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“Mr. Ryan,” Sir Nolan said. He waved his hands in a flourish and bowed. He rolled the R’s in Archer’s name, his English accent slipped off his tongue as smooth as silk. “How grand to finally meet you in person. I’d like to thank you for inviting my team into your home for the weekend. I am so excited to participate in this weekend’s paranormal investigation in this legendary house. We can’t wait to get started.” The silver-haired man walked through the door, his cape fluttered behind him in the face of a woman and two men.
“Nolan Knight,” Dr. Fran said. His face contorted with a scowl of distaste.
“That would be Sir Nolan Knight, Dr. Rogers. It seems the Queen holds me in higher regard than you.”
“So it would seem,” Dr. Fran said. He turned to Archer. “Mr. Ryan, I’m confused. What are Knight and his people doing here?”
“Well, as Terry said, your team concentrates on one aspect of a haunting, and I am interested in your results. But, I am also very interested in what Sir Nolan and his team has to offer on this, as they concentrate on a different aspect altogether,” Archer said. “Given the amount of history and notoriety associated with this house, I couldn’t leave the investigation to just one team to investigate in a skewed way. His team will investigate alongside you this weekend.”
“But, Mr. Ryan, I must protest,” Dr. Fran said. “I have a hard enough time stomaching that a team such as Knight’s even exist in the same industry, let alone the ridiculous amount of press and credibility they get. But, to force me to put up with their infernal tactics and trite theories for an entire weekend are out of the question.”
“I’m sorry, Dr. Fran, but they’re in. If you are not happy with it, the only solution I can offer you is to leave,” Archer said.
Sir Nolan walked towards Dr. Fran. “Really, Fran. This is not a civilized way to behave. We have worked in the same area before. We last worked together in Minnesota in that haunted farmhouse, right?”
“That farmhouse was not haunted,” Dr. Fran said.
“So you say, but we found tremendous evidence to the contrary,” Sir Nolan said. “Even your psychics told you something was going on. Of course, you do not listen to them. That’s not your modus operandi, is it?”
“You leave our techniques out of this, they work just fine,” Dr. Fran said.
“For someone like you, I suppose they are adequate,” Sir Nolan said.
“What’s that supposed to mean?” Dr. Fran bellowed.
“Well, you have to admit we are more successful and respected in this field than you,” Sir Nolan said.
“By what standards? Because you agree with every nut that sees a ghost in their basement?”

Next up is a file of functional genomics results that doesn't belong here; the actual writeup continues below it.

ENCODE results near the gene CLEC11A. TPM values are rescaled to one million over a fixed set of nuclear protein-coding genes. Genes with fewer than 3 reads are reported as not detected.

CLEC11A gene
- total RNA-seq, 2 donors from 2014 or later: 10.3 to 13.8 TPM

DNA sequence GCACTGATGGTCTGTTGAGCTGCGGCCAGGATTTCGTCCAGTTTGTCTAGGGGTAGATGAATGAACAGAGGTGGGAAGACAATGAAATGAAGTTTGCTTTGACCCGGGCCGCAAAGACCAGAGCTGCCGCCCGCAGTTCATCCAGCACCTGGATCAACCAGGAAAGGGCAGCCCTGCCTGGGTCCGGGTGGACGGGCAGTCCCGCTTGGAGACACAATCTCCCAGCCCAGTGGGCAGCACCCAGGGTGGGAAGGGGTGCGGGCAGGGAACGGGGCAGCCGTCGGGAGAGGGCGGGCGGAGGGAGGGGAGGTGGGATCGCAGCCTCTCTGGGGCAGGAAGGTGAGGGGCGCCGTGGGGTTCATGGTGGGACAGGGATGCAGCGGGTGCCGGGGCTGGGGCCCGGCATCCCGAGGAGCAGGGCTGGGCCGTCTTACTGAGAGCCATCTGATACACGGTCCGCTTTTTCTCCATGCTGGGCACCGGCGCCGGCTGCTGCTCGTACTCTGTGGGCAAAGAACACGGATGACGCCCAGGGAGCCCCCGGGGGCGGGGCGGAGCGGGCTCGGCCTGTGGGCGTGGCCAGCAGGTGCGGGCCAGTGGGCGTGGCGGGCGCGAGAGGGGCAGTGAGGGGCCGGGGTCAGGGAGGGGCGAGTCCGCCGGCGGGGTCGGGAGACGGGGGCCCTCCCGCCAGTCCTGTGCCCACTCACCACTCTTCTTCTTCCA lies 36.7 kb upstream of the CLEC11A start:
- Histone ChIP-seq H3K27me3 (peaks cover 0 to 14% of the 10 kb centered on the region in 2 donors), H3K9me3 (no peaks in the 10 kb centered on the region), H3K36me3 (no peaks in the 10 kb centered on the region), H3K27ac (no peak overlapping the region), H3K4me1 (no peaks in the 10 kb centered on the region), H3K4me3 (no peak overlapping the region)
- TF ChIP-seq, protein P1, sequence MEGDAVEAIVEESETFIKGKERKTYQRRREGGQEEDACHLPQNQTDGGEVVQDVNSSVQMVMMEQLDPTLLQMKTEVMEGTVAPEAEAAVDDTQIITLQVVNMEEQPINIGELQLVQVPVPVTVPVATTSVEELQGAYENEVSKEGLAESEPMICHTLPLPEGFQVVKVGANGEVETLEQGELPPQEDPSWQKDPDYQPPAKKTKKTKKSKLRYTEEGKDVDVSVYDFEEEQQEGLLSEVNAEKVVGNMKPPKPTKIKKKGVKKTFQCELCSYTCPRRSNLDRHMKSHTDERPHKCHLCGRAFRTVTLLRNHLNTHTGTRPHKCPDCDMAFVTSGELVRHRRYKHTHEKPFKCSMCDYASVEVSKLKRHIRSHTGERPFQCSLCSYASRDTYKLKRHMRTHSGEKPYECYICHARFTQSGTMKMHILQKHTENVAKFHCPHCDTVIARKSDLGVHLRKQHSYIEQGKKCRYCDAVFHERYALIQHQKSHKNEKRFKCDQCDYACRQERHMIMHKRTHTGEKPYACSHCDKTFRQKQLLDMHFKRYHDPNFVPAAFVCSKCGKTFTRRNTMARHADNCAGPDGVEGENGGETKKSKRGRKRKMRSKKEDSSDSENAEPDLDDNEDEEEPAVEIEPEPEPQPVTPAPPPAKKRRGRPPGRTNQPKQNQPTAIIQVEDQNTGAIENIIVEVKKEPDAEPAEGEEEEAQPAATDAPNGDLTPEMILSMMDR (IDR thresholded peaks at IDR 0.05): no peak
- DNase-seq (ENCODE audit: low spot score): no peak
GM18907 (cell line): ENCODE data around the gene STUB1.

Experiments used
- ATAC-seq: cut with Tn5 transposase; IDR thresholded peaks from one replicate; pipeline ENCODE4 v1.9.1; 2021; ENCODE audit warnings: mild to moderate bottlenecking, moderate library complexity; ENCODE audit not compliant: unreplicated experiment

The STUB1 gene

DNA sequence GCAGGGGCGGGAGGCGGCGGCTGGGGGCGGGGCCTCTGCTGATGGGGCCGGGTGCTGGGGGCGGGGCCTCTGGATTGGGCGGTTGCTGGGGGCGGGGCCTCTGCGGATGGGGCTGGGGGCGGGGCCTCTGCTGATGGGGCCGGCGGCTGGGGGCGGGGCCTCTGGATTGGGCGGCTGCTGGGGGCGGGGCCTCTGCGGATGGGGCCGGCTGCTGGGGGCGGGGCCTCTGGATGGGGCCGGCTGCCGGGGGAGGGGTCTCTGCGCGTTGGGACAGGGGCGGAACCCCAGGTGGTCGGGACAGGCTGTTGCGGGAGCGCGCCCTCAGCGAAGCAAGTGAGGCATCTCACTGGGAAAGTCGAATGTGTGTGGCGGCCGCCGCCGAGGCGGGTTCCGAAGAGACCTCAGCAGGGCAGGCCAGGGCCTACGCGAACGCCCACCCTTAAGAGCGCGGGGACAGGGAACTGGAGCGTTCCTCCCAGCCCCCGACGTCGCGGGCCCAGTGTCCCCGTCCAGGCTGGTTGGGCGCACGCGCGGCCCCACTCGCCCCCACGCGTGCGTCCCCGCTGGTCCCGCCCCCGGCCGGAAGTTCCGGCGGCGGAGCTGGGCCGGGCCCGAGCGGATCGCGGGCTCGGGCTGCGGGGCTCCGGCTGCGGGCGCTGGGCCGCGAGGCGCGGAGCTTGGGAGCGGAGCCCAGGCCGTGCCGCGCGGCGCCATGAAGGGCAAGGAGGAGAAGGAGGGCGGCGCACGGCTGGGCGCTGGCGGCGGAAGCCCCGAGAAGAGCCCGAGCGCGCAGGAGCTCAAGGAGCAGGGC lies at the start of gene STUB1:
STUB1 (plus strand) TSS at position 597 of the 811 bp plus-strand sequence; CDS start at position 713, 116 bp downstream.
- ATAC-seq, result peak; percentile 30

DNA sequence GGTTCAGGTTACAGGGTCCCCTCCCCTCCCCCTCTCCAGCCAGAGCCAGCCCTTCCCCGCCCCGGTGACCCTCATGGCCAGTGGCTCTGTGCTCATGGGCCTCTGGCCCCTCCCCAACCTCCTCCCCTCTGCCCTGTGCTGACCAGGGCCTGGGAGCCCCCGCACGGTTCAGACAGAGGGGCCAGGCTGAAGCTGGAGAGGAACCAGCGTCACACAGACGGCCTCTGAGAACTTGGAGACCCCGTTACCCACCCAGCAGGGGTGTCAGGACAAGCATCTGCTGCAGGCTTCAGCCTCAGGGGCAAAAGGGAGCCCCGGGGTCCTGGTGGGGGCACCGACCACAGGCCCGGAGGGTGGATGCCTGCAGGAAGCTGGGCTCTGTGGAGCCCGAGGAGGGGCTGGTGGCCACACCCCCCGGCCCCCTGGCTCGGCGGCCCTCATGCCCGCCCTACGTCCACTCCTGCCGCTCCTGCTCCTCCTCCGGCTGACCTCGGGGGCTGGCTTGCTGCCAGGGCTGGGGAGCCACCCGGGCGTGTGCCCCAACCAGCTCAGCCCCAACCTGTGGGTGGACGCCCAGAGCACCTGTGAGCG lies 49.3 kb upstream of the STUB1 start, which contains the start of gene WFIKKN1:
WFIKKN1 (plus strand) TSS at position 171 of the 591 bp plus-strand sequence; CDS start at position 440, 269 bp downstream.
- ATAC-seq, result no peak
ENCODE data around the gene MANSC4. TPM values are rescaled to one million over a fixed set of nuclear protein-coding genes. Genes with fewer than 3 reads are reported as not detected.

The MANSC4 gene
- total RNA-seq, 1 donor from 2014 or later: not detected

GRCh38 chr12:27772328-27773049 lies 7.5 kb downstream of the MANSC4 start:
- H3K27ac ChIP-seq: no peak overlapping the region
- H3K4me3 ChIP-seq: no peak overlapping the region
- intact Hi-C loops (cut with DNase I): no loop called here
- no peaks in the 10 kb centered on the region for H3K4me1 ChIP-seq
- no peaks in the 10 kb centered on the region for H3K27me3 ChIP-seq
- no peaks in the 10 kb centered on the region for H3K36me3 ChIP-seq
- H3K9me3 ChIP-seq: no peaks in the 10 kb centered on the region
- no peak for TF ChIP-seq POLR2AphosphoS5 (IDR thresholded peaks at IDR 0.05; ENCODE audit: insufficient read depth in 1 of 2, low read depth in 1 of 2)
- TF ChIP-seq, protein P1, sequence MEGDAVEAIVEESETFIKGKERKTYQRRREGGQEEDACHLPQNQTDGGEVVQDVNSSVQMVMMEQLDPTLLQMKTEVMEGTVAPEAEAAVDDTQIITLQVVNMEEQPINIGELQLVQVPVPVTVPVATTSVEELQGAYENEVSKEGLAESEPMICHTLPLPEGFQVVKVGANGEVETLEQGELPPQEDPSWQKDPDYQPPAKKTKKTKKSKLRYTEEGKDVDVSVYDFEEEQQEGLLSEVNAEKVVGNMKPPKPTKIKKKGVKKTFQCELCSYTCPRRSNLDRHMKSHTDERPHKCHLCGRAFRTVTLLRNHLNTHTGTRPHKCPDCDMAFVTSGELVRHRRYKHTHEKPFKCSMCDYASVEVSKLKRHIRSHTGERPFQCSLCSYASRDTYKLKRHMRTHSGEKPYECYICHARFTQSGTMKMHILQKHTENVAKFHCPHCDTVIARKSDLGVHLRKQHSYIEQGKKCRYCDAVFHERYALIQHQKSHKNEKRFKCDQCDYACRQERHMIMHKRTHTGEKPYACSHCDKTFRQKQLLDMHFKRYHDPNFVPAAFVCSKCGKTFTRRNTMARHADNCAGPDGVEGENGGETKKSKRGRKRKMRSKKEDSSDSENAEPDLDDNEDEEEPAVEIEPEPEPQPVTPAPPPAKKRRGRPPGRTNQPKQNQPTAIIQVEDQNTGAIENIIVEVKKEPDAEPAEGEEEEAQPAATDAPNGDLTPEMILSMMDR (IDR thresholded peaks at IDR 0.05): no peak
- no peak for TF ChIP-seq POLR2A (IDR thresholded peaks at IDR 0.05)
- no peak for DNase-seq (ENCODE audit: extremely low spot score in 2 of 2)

“Every nut, eh?” Nolan said. “Your former President Reagan made a statement once about the ghost of Abraham Lincoln in the White House. Is he a nut?”
Dr. Fran cleared his throat.
“Quite right,” Nolan said. He turned his back to Dr. Fran. “Mr. Ryan, may I introduce my team. As you know, I call my organization PRETA, the Paranormal Research Evaluation and Termination Association.”
Sir Nolan pointed to a tall woman with dark red hair and a light complexion. “This is Larissa Schoenborn,” Sir Nolan said. He looked at Dr. Fran with a smirk. “Dr. Larissa Schoenborn, full professor of Sociology at Hofstra University in New York. A published author on the subject of the paranormal, she specializes in haunted locations.”
Larissa smiled a side smile and shook Archer’s hand. “A pleasure to be here this weekend.”
“I remember you,” Dr. Lyman said. “You wrote a book on theories on how the dead live and organize themselves. I believe it had something to do with an alternate plane of existence in another universe, or something like that.”
“No, no,” Larissa said. “They live on this earth, but in another dimension invisible to anyone without sixth sense perception.”
“And where does Elvis live?” Dr. Baer said. A few stifled laughs around the room broke the silence.
Larissa forced a smile. “The scientific community greeted Einstein with the same sarcasm at first as well.”
“Next, I’d like to introduce Clifton Stefani,” Nolan said as he pointed to a rugged man with light brown hair and a long smooth face stepped up. He wore a green flannel lumberjack shirt, dirty blue jeans, and hiking boots with dried mud on the sides.
“Nice to meet you,” he said with a strong Tennessee accent.
“Clifton is our adventurer, and spends a great deal of his own time in the Pacific Northwest where he studies Bigfoot,” Nolan said.
John Silver covered his mouth as he giggled. “Bigfoot?” He asked. “Does anyone still believe in that?”
Clifton stepped over to John and leaned down nose to nose. “Yes, someone does, Pencil-Neck. And I’d ask you to mind your Yankee manners before I mind them for you.”
John sunk in his chair. “Okay, sure,” he said.
“And lastly, we have Vivek Rushdan,” Nolan said. “He is our electronics expert. He has designed and built all our equipment.”
“Awesome, good to meet you,” Vivek said. He looked around the table, his smile wide. “Don’t worry, I get that all the time. I surprise people when I talk like a surfer. My parents are from India but I’m from Silicon Valley.”
“I remember some of your gadgets,” Dr. Fran said. “You were working with one up in Minnesota that flashed and beeped every time you approached water. What exactly did it do?”
“Let’s just say I’ve perfected it since then,” Vivek said. “And as to what it does, well, if I have to explain it to you, then you just wouldn’t understand.”
The people in the room remained silent. The palpable silence filled the room.
Dr. Fran cleared his throat. “Nolan, I don’t know whether we have room for you. We’ve taken up the Ballroom.”
“We prefer the basemen, Dr. Fran,” Nolan said. “And we’re already setup.”
Dr. Fran sighed. “Then it looks like we’re ready to go,” he said.
“The game’s afoot,” Nolan said.
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